Learn more about the Wildlife, People and Land within the Okavango DeltaRead More
Part of the Great East African Rift Valley system, the Okavango Delta is formed as the Okavango River flows into the Kalahari Desert from the Angolan highlands, creating a unique wetland, a huge oasis that sets the region’s rhythm with its annual pulses.
There is less than 2 metres variation in height across the entire 250 kilometre length of the Delta: it is this almost complete absence of topographical relief that leads to the formation of the myriad waterways that make up the Delta. The vast quantities of water flowing into an almost flat desert results in a maze of winding channels, oxbow lakes, islands and floodplains. The water is finally stopped in its lugubrious progress by a fault line. It really is a landscape unlike any other.
Approximately 11 cubic kilometres flow into the Delta each year. The water flows continuously into the Delta and drains the summer (January to February) rainfall from the Angolan highlands. A surge, that flows a staggering 1200 kilometres in a month, occurs in Botswana between March and June. It is during this time that the Okavango Delta is at its largest. The high temperatures in the region cause rapid transpiration and evaporation which results in a cycle of rising and falling water levels.
As one of the only sources of water during the dry period, the Okavango Delta attracts thousands of animals and one of Africa’s greatest concentrations of wildlife. The true miracle of this oasis in the desert is that the flood waters appear just when the rainy season has ended and water and food are becoming scarce in the region. The waters of the annual flood truly are waters of life, resulting in: “…..an extraordinary juxtaposition of a vibrant wetland in an arid landscape and the miraculous transformation of huge sandy, dry and brown depressions by winter season floods triggers spectacular wildlife displays: large herds of African Elephant, Buffalo, Red Lechwe, Zebra and other large animals splashing, playing, and drinking the clear waters of the Okavango having survived the dry autumn season or their weeks’ long migration across the Kalahari Desert.” (UNESCO)
Once in the Delta, water is lost to transpiration by plants (60%), evaporation (36%), percolation into aquifer system (2%) and finally 2% flows out into Lake Ngami.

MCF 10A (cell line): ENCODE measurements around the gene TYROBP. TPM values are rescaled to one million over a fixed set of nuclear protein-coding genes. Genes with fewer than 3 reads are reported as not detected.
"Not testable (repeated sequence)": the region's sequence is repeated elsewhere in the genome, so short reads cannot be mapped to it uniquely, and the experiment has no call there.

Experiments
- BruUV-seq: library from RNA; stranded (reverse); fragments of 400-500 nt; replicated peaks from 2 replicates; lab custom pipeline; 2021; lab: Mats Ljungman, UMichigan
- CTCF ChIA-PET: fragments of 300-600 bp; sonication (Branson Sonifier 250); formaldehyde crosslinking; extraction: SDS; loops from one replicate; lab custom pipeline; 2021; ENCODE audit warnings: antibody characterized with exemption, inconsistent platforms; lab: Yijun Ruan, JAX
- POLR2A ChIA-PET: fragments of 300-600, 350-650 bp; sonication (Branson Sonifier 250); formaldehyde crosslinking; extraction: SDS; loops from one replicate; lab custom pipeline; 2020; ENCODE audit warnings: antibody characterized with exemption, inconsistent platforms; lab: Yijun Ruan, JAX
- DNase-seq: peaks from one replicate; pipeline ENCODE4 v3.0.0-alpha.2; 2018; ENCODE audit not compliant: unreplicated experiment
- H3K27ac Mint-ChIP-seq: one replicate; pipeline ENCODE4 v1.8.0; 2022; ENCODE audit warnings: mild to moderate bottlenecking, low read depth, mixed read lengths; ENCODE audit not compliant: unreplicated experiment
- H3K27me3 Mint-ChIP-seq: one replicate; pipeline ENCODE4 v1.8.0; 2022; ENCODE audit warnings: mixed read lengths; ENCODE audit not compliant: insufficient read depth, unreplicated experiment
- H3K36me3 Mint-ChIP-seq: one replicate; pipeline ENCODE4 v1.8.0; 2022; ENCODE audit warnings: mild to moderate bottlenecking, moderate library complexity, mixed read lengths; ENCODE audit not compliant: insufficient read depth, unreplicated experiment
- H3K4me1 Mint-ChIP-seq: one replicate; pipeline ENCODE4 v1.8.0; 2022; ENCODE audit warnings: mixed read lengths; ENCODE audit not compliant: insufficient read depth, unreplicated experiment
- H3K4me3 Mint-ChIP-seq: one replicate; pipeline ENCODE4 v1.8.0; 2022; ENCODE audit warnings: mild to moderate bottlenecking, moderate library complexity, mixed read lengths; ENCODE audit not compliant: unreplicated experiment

The islands of the Delta mostly start as termite mounds (70%) and often have white patches in their centre where the high salt content of the islands collects. This process causes the islands to become toxic and trees die off in the centre. See Formation: The Islands of the Okavango
At the centre of the Delta is Chief’s Island, the largest island in the Delta. Chief’s Island was formed by a fault line which uplifted a 70 x 15 km wide area. Abundant in animal life, it was once reserved as a hunting area for the chief and now forms a safe respite for the resident wildlife when the waters rise.
Protecting the Okavango Delta for the future
The Okavango Delta is the largest Ramsar Site in the world having been designated as Botswana’s first Wetland of International Importance in 1997 and is hydrologically unique, the largest inland delta in sub-saharan Africa after the inner delta of the Niger, the delta lies in a semi-arid area and every year 97% of the annual inflow of between 7,000 and 15,000 million cubic meters is lost to evapotranspiration and seepage. Only 3% of the water is discharged from the delta.
World Heritage Site
Adopted by UNESCO in 1972 the Convention concerning the Protection of the World Cultural and Natural Heritage seeks to encourage the identification, protection and preservation of cultural and natural heritage around the world considered to be of outstanding value to humanity.
One of the most iconic natural areas on the planet, The Okavango Delta was listed as the 1000th World Heritage Site last Sunday at the 38th session of the World Heritage Committee in Doha, Qatar. Joining Ngamiland’s Tsodilo Hills on the World Heritage List, the Okavango Delta was recommended by IUCN, UNESCO’s advisory body on nature.
“The Okavango Delta has long been considered one of the biggest gaps on the World Heritage list and IUCN is proud to have been able to provide support to this nomination,”
Julia Marton-Lefèvre, IUCN Director General
Sustaining populations of some of the planet’s most threatened mammals such as the cheetah, rhinoceros, the wild dog and the lion. The Okavango Delta is also home to 24 species of globally-threatened birds and is key to the survival of Botswana’s 207 000 elephants.
“The Okavango Delta has been a conservation priority for more than 30 years and we are delighted that it has finally gained the prestigious status it deserves”
The future of the Okavango Delta depends on her people
Because the Okavango River rises in the Angolan highlands and flows over 1,000 miles, passing through Namibia, before entering Botswana and forming the Okavango Delta there exist many threats to the Okavango Delta’s existence.
As Angola develops through substantial oil revenue and the threat of violence in that country diminishes there will be more pressure on the water that makes up the Okavango Delta at source as human populations increase and increased agricultural development places pressure on the resource.
Namibia through which the Okavango River flows as the Kavango River is also considering extracting water upstream of the Delta to use for power generation, agriculture and to supply their capital Windhoek.
In 1994 the three basin states formed the Permanent Okavango River Basin Commission (OKACOM), to of promoting sustainable management of the river basin through the development and implementation of a comprehensive basin–wide management plan.
Within Botswana, the threat comes from human habitation near the Delta and the effect this has on the animal numbers that sustain the ecosystem.
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